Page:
- Rise Products, a startup that converts spent beer grain from several craft brewers in Brooklyn into a flour, is finding its way into sustainable bakeries and kitchens in New York and as far away as Italy, according to The New York Times.
- Besides being a sustainable practice, the flour is also notable for its health benefits. Since most of the sugar is removed during the beer making process, Rise flour has one-third the carbohydrates of traditional all-purpose flour. Because it’s made from barley, it has twice the protein and 12 times the fiber.
- The process to convert the grains to flour is done entirely by hand. It takes about four and a half pounds of grain to make one pound of flour. It costs $8 a pound wholesale and $16 retail.
In today’s world, sustainable business practices are no longer the exception across food and beverage industries. In fact, Nielsen found that a company’s commitment to this cause can sway product purchases for 45% of consumers.
With financial well-being on the line, everyone from industry titans like Tyson to small craft breweries in Brooklyn is searching for ways that they can repurpose their byproducts into a healthy and sustainable food source. The beer industry has for years used its grains for animal feed, compost, fuel and the British favorite Marmite, but there are still plenty of leftovers that are simply disposed. Spent grains — which account for about 85% of the byproduct from beer production — make up the equivalent of a pound or more per six-pack. So why not make flour?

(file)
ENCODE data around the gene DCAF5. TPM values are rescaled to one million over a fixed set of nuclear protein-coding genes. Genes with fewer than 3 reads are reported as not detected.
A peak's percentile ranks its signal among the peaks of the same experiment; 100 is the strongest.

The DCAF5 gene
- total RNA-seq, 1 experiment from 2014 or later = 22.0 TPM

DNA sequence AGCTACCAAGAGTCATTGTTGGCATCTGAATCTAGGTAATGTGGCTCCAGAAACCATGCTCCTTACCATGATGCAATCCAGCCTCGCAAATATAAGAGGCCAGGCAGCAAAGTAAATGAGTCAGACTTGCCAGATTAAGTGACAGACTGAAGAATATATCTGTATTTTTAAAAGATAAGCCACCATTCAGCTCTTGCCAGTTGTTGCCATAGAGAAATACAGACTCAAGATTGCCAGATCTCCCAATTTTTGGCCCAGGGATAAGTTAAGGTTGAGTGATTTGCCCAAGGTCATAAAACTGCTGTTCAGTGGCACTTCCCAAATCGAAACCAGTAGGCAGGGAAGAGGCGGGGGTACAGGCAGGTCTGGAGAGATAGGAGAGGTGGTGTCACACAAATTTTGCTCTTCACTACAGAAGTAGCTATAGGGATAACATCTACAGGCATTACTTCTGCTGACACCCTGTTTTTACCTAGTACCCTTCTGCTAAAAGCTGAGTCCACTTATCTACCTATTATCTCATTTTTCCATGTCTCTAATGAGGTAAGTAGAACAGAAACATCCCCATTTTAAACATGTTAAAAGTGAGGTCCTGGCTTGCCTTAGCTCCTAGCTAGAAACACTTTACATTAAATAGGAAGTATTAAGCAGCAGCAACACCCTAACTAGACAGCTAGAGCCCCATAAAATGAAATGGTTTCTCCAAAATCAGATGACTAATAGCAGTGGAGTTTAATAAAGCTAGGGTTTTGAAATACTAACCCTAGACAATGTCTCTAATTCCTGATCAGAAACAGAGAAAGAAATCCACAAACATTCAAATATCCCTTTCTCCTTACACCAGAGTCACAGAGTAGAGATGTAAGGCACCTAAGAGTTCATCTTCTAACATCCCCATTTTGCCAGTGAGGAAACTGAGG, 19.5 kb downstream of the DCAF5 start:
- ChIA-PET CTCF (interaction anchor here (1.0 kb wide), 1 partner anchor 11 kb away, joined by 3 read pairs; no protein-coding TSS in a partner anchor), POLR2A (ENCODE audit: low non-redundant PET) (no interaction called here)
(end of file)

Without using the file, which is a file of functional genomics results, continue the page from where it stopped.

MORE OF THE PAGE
The idea of barley flour made from beer waste is an attractive one. It not only tastes good, but it checks the sustainability and clean eating boxes that so many consumers want. Companies who are looking to align themselves with those values will pay for it.
In an industry with tight margins, sustainability claims on packaging gives companies an additional edge over competitors. While it can be pricey to switch over to sustainable practices, there is a monetary motivation to make the switch. According to Nielsen, 66% of consumers are willing to pay more for sustainable brands.
Plus, since most beer grain is barley, it has great potential to be used as a flour in recipes. Barley has the taste of brown rice without the heft, and lends itself well to being cut with traditional all-purpose flour to give recipes a more whole grain taste. It has the health benefits associated with ancient grains, as well as the potential to encourage bakers’ creativity.
Still, the cost of adopting sustainably produced ingredients can be prohibitive and tends to affect smaller companies more than larger ones. Rise Products has managed to target both markets early on with small Brooklyn bakeries buying the flour, as well as big brands requesting samples. According to The New York Times, Rise partners say Kellogg’s, Whole Foods and contract manufacturers for Nestlé and its subsidiary DiGiorno Pizza have all expressed interest.
Rise Products is not the only one producing flour from spent beer grains. Barilla, the Italian pasta maker, has invested in ReGrained, a small start-up in the Bay Area that is making granola bars with brewery leftovers and its own spent-grain flour.
Even if Rise is not a pioneer, with so much force behind sustainable business practices, repurposing beer grains is likely to become a continuous trend. After all, it’s highly unlikely that people will stop drinking beer.